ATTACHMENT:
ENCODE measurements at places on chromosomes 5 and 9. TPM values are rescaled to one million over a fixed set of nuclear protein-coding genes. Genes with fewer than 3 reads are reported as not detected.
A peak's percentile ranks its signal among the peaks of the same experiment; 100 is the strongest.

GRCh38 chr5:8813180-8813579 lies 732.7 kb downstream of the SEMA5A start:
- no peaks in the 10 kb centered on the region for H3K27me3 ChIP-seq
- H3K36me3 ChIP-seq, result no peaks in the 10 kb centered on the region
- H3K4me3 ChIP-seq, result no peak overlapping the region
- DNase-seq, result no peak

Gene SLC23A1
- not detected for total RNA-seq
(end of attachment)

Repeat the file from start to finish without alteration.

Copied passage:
ENCODE measurements at places on chromosomes 5 and 9. TPM values are rescaled to one million over a fixed set of nuclear protein-coding genes. Genes with fewer than 3 reads are reported as not detected.
A peak's percentile ranks its signal among the peaks of the same experiment; 100 is the strongest.

GRCh38 chr5:8813180-8813579 lies 732.7 kb downstream of the SEMA5A start:
- no peaks in the 10 kb centered on the region for H3K27me3 ChIP-seq
- H3K36me3 ChIP-seq, result no peaks in the 10 kb centered on the region
- H3K4me3 ChIP-seq, result no peak overlapping the region
- DNase-seq, result no peak

Gene SLC23A1
- not detected for total RNA-seq